Taking the challenge: Social media, adolescents, and the skin
By Albert C. Yan, MD
June 12, 2019
Vol. 1, No. 14
Patterned skin injury can raise the specter of non-accidental trauma. However, over the past decade or so, striking examples of patterned skin injury have emerged among adolescents and pre-teens that share certain features: these are self-induced voluntarily; the act or the resulting skin findings are then recorded in photographs or videos, and then promulgated via social media platforms, providing secondary gain and notoriety to those who perform these behaviors. Popularly referred to as “challenges,” these social media skin phenomena have been referred to as the “eraser challenge,” the “salt-ice challenge,” the “deodorant challenge,” and the “fire challenge.” Unfortunately, these challenges are not entirely without complications, as reports of secondary infections and scarring have been reported not infrequently.
The eraser challenge involves a child rubbing a pencil eraser against the skin, sometimes while singing the alphabet, in an attempt to produce a frictional skin injury. These lesions present initially as geometric linear erosions on the hands or arms that heal with dyspigmentation and scarring. (1) One child who performed this was hospitalized due to secondary infection with documented group A streptococcal septicemia.
In the salt-ice challenge, salt is applied to the hand or forearm followed by application of crushed ice or an ice cube, with the goal of exercising willpower to produce an area of frostbite thermal injury which is often geometric in configuration and violaceous in color. (2) Some students on school sports teams have reportedly used this as an initiation for new members.
The deodorant challenge is performed by spraying a deodorant against the arms or legs. As with the salt-ice challenge, the propellant in the can produces an immediate cooling effect that can cause a cold thermal injury. Participants typically repeat this as often as can be tolerated, and this can cause multifocal violaceous areas with blisters, erosions, and resulting dyspigmentation and scarring. (3)
The final and most serious of these challenges is the “fire challenge.” In this phenomenon, participants spray themselves with perfume or splash isopropyl alcohol on themselves and light themselves on fire, usually while being filmed. Some do this in a bathroom and douse themselves in the shower immediately after, while others without as much forethought can suffer significant burns. (4) This particular phenomenon carries potential for great morbidity and mortality, and indeed, fatalities have been reported.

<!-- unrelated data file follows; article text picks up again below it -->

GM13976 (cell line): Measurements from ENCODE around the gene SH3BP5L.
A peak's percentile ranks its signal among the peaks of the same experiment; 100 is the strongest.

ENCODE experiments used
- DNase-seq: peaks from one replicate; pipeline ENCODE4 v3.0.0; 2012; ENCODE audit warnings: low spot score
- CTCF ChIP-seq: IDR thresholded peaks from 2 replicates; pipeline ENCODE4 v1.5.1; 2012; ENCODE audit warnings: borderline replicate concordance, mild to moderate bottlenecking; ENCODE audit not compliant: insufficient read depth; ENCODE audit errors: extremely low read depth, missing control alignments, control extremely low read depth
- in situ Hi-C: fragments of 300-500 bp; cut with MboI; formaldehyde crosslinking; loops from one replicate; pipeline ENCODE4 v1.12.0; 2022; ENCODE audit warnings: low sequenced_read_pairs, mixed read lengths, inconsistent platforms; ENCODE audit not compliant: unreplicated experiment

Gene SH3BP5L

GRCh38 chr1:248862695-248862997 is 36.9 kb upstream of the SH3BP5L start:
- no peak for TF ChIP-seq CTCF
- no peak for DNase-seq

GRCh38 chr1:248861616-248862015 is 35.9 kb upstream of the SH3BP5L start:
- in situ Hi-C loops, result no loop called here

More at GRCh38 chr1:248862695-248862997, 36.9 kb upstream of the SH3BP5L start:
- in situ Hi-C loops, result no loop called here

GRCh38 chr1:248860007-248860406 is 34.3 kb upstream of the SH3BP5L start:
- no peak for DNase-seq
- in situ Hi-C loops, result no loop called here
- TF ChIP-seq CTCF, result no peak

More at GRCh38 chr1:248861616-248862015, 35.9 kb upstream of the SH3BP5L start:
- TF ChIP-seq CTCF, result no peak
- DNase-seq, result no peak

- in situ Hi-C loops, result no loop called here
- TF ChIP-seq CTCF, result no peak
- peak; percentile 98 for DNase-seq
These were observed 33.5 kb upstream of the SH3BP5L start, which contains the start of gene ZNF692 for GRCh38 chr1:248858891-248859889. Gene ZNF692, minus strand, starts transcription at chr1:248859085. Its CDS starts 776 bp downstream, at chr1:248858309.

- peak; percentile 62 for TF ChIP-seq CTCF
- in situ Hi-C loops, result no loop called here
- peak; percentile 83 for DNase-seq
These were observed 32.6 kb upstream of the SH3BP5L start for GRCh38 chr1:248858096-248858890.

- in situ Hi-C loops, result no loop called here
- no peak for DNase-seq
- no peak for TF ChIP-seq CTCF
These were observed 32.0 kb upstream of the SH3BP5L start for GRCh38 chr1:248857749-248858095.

Children engage in these challenges in order to feel part of a social peer group, to gain notoriety, or for some, as a means of school avoidance as parents unaware of the behaviors will seek medical attention. While these social media phenomena represent intentional, self-injurious behavior, participants do not mean to self-harm. These practices differ from behaviors such as cutting which knowingly intend self-harm and are more formally classified as non-suicidal self-injury (NSSI).
A search of popular social media platforms, such as Youtube, Tumblr, and Instagram, highlights the widespread dissemination of these challenges. At the end of 2018, YouTube documented the deodorant challenge in 127,000 videos; the eraser challenge in 313,000; the salt-ice challenge in 830,000; and the fire challenge in 12,300,000.
Given the prevalence of these challenges on social media and the popularity of these among teenagers and pre-teens, it is especially important for dermatology professionals to recognize these and differentiate them from other forms of non-accidental trauma and non-suicidal self-injury. (5)
Point to remember: When noticing an “outside job,” based on geographically shaped lesions in children (or some “adults”), inquire about “challenges” on the internet.
Our editor's viewpoint
Warren R. Heymann, MD
Do you remember the song from the musical Bye Bye Birdie, “What’s the Matter with Kids Today”? It has been many decades since my childhood, but my friends and I would often dare each other to do ridiculous things to prove our mettle. The main difference was that the stupidity stayed between a few friends — now such nonsense goes viral, which, as Dr. Yan so eloquently points out, can have devastating consequences. Challenges are not limited to dermatology — YouTube removed the “Bird Box Challenge” after participants crashed their cars when driving blindfolded. Dermatologists cannot be blind to the “challenges” that confront us. Hopefully the injuries will be minor, and participants will think more carefully when challenged again.
1. DeKlotz CM, Krakowski AC. The eraser challenge among school-age children. J Clin Aesthet Dermatol 2013;6(12):45–6.
2. Williams JMD, Cubitt JJ, Dickson WA. The challenge of salt and ice. Burns 2013;39:1024–30.
3. Soysal N, Bourrat E. The deodorant game: a diagnostic challenge in paediatric dermatology. Ann Dermatol Venereol 2017;144(5):384–6.
4. Avery AH, Rae L, Sumitt JB, et al. The fire challenge: a case report and analysis of self-inflicted flame injury posted on social media. J Burn Care Res 2016;37(2):e161–5.
5. Yan AC. Current trends in social media-associated skin harm among children and adolescents. Dermatologic Clinics. 2019;37:169-174.
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